Keatch is an ancient name dating from the times of the Anglo-Saxon
tribes of Britain. It was a name for a person who was a person who because of their physical characteristics and physical abilities was referred to as kedge
a Old English word that described someone who was brisk
A broad and miscellaneous class of surnames, nickname
surnames referred to a characteristic of the first person who used the name. They can describe the bearer's favored style of clothing, appearance, habits, or character.
Early Origins of the Keatch family
The surname Keatch was first found in Cheshire
where they held a family seat
from very ancient times, some say well before the Norman Conquest
and the arrival of Duke William at Hastings in 1066 A.D.
Early History of the Keatch family
This web page shows only a small excerpt of our Keatch research.Another 81 words (6 lines of text) covering the years 1206, 1620, 1686, 1640 and 1704 are included under the topic Early Keatch History in all our PDF Extended History products and printed products wherever possible.
Keatch Spelling Variations
Until the dictionary, an invention of only the last few hundred
years, the English language lacked any comprehensive system of spelling rules. Consequently, spelling variations
in names are frequently found in early Anglo-Saxon
and later Anglo-Norman documents. One person's name was often spelled several different ways over a lifetime. The recorded variations of Keatch include Ketch, Keech, Keach, Kedge and others.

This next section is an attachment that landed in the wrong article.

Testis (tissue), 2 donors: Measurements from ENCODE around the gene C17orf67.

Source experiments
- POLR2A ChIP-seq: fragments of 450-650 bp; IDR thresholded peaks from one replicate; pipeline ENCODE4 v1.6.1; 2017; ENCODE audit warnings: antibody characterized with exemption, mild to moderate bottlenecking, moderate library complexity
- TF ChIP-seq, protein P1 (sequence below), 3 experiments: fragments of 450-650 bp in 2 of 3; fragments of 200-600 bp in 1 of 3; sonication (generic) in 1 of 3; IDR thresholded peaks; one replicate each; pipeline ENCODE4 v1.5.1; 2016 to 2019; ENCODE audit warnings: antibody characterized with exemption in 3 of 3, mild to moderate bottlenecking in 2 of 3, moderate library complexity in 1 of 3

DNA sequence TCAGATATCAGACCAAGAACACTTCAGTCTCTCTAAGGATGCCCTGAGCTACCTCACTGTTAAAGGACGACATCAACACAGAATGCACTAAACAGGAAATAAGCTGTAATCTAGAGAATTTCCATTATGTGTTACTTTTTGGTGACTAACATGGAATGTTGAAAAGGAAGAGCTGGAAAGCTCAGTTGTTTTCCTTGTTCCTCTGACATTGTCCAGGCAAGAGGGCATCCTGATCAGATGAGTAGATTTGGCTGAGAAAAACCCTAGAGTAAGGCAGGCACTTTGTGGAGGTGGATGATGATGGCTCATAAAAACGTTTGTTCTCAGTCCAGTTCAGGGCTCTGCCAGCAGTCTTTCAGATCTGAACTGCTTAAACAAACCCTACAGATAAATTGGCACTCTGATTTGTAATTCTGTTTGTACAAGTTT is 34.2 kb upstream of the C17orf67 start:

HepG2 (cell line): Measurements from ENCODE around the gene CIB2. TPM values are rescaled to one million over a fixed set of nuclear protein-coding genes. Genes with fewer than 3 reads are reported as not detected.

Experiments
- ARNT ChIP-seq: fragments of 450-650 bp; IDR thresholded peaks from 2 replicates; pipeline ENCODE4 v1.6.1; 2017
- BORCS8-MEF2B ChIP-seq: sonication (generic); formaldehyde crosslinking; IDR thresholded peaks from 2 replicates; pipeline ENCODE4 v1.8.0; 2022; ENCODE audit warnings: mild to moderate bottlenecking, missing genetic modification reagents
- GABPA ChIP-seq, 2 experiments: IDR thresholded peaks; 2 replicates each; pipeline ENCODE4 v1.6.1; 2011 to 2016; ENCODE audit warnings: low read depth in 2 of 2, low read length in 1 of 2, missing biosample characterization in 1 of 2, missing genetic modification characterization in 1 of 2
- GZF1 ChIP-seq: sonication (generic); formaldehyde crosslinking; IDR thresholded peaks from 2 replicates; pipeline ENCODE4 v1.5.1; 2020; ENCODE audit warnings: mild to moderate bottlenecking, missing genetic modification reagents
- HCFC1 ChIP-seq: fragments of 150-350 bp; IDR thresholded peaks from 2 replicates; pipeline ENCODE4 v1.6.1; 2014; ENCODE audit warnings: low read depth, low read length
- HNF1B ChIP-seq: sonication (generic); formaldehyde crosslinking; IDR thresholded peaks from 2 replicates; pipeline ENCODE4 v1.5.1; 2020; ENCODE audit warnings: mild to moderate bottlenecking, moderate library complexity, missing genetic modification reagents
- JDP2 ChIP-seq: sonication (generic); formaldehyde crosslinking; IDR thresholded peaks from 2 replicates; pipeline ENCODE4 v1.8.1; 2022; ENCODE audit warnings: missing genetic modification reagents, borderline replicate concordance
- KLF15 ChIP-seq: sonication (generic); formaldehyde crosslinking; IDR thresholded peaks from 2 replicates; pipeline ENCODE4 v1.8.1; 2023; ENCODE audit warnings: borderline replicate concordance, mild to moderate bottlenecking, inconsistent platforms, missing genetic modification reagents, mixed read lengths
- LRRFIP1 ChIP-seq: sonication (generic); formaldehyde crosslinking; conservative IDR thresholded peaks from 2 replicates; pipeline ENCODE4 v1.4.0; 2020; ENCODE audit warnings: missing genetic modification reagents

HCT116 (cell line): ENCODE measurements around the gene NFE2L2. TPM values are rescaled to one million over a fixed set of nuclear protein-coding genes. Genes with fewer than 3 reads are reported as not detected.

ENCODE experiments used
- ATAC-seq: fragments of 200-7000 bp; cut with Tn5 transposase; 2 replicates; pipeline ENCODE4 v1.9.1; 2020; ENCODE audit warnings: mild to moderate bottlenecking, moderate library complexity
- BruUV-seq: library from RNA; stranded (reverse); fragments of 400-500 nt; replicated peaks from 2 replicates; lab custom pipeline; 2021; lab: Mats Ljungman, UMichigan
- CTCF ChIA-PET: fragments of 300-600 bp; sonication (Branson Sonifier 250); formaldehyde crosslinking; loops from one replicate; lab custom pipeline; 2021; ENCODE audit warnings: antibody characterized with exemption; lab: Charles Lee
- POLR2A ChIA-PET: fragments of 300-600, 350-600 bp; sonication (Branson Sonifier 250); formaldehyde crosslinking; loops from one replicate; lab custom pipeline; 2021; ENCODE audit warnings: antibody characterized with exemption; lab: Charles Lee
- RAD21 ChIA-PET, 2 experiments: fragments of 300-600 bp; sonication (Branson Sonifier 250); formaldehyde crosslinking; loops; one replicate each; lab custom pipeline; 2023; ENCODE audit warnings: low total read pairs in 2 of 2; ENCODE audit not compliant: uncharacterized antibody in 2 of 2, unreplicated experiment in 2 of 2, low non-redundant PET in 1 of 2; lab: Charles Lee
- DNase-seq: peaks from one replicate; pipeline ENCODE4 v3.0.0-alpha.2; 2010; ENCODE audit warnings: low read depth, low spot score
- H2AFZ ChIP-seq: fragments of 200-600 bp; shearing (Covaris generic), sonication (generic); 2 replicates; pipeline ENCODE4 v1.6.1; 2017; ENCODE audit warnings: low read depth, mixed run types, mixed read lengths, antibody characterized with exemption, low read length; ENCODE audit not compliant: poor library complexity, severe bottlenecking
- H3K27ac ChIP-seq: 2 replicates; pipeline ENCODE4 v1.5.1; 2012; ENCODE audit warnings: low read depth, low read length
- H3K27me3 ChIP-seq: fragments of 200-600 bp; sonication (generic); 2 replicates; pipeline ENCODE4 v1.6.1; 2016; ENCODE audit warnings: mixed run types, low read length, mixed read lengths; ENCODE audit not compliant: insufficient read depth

Early Notables of the Keatch family (pre 1700)
Distinguished members of the family include Hugo Ketch of Cheshire; John (Jack) Ketch (died 1686), one of King Charles II's executioners, whose became quite infamous for the amount of suffering of his victims... Another 33 words (2 lines of text) are included under the topic Early Keatch Notables in all our PDF Extended History products and printed products wherever possible.
Migration of the Keatch family to the New World and Oceana
Thousands of English families boarded ships sailing to the New World in the hope of escaping the unrest found in England
at this time. Although the search for opportunity and freedom from persecution abroad took the lives of many because of the cramped conditions and unsanitary nature of the vessels, the opportunity perceived in the growing colonies of North America beckoned. Many of the settlers who survived the journey went on to make important contributions to the transplanted cultures of their adopted countries. The Keatch were among these contributors, for they have been located in early North American records: Margaret and Susan Ketch, who settled in New England
in 1665 with their husbands; as well as John Ketch, who arrived in Philadelphia in 1741.